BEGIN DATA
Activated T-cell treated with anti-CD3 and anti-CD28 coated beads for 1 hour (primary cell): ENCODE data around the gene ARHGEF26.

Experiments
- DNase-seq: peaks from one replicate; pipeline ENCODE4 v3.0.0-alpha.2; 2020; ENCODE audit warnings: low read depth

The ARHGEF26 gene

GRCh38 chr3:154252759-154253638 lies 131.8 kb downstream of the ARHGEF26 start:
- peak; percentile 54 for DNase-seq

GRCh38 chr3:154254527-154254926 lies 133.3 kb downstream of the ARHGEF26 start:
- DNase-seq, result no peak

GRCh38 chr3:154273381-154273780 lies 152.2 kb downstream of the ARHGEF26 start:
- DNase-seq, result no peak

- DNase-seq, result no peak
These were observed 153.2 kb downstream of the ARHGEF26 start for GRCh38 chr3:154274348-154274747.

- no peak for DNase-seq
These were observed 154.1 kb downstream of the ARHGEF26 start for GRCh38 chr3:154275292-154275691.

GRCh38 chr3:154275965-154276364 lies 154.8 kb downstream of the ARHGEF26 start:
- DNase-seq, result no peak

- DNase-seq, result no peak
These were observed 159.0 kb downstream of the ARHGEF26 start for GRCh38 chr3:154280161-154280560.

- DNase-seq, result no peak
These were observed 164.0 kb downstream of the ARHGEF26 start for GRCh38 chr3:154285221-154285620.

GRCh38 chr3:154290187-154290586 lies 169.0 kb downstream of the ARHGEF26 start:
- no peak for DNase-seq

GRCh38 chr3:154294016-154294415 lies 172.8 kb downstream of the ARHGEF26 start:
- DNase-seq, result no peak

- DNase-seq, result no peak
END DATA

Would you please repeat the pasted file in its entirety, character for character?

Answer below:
Activated T-cell treated with anti-CD3 and anti-CD28 coated beads for 1 hour (primary cell): ENCODE data around the gene ARHGEF26.

Experiments
- DNase-seq: peaks from one replicate; pipeline ENCODE4 v3.0.0-alpha.2; 2020; ENCODE audit warnings: low read depth

The ARHGEF26 gene

GRCh38 chr3:154252759-154253638 lies 131.8 kb downstream of the ARHGEF26 start:
- peak; percentile 54 for DNase-seq

GRCh38 chr3:154254527-154254926 lies 133.3 kb downstream of the ARHGEF26 start:
- DNase-seq, result no peak

GRCh38 chr3:154273381-154273780 lies 152.2 kb downstream of the ARHGEF26 start:
- DNase-seq, result no peak

- DNase-seq, result no peak
These were observed 153.2 kb downstream of the ARHGEF26 start for GRCh38 chr3:154274348-154274747.

- no peak for DNase-seq
These were observed 154.1 kb downstream of the ARHGEF26 start for GRCh38 chr3:154275292-154275691.

GRCh38 chr3:154275965-154276364 lies 154.8 kb downstream of the ARHGEF26 start:
- DNase-seq, result no peak

- DNase-seq, result no peak
These were observed 159.0 kb downstream of the ARHGEF26 start for GRCh38 chr3:154280161-154280560.

- DNase-seq, result no peak
These were observed 164.0 kb downstream of the ARHGEF26 start for GRCh38 chr3:154285221-154285620.

GRCh38 chr3:154290187-154290586 lies 169.0 kb downstream of the ARHGEF26 start:
- no peak for DNase-seq

GRCh38 chr3:154294016-154294415 lies 172.8 kb downstream of the ARHGEF26 start:
- DNase-seq, result no peak

- DNase-seq, result no peak